Organists and Sinners
Jesus caught a lot of criticism from the religious leaders about the company he kept. Those leaders ended up sounding pretty unkind, and a little too sure they were in the right.
Then Levi gave a great banquet for him in his house; and there was a large crowd of tax collectors and others sitting at the table with them. The Pharisees and their scribes were complaining to his disciples, saying, “Why do you eat and drink with tax collectors and sinners?” – Luke 5:29-30 (NRSV)
I liked working with Pete, who played the organ at a church I served … except for a stretch when we were reading from the Gospel of Luke. I felt uncomfortable, because in the non-church part of his life, Pete was an agent with the Internal Revenue Service.
Yes, the organist was a tax collector.
Week after week, the Gospel put tax collectors in a list right next to “and sinners.” Their unpopularity was understandable, since the money Levi and others collected was paid to Rome; they profited from the oppression of their neighbors.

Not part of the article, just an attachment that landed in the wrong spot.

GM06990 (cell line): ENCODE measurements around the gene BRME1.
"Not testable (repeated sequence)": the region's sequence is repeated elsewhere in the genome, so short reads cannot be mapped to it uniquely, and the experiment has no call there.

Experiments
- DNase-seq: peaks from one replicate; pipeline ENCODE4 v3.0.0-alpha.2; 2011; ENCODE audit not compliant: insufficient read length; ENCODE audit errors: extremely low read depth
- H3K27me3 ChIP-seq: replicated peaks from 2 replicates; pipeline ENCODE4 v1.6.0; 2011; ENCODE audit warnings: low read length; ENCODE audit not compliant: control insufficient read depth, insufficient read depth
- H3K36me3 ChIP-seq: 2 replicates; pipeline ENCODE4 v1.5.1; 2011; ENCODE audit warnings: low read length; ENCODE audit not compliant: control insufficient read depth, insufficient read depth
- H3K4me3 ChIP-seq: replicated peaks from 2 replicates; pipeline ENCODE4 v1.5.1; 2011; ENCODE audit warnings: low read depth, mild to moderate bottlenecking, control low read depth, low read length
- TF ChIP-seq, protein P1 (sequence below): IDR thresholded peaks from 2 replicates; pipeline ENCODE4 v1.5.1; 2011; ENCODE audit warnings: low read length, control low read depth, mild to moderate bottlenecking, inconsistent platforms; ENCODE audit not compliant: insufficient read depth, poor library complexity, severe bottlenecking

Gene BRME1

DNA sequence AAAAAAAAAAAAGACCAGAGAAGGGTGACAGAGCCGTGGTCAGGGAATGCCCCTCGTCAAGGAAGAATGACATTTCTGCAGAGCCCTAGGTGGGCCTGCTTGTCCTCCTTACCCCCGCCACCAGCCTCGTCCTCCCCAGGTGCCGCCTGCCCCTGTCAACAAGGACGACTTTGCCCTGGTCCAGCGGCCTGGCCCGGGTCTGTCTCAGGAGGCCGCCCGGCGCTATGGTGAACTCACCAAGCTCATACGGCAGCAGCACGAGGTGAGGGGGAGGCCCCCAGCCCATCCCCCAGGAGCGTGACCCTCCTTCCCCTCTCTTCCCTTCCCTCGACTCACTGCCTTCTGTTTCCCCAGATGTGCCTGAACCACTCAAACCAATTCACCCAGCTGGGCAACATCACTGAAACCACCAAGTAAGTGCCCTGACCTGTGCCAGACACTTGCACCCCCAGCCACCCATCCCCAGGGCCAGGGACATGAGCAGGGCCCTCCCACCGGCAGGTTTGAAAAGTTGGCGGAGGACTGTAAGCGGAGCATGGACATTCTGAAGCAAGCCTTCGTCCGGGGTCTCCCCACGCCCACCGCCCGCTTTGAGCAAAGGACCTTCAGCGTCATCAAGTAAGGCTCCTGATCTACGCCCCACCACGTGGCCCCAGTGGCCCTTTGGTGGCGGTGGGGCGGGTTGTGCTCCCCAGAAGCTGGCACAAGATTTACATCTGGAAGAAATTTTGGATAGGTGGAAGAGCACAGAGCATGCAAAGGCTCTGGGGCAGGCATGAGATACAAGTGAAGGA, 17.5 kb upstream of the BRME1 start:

Jesus caught a lot of criticism from the religious leaders about the company he kept. The people who entertained Jesus probably heard about it from their neighbors, too. “Why are you hanging around with such disreputable people?”
When they pressed Jesus on his friendly relations with sinners, tax collectors included, he replied that he had come to reach out to sinners and bring them back into relationship with God.
The religious leaders ended up sounding pretty unkind, and a little too sure they were in the right. I wonder why I was so worried about the IRS agent on the organ bench, when the really negative characters in the Gospel had a job like mine?
Holy One, when you call us to your table, help us to see that we are all in need of your healing and forgiveness: tax collectors and pastors, organists and sinners. Amen.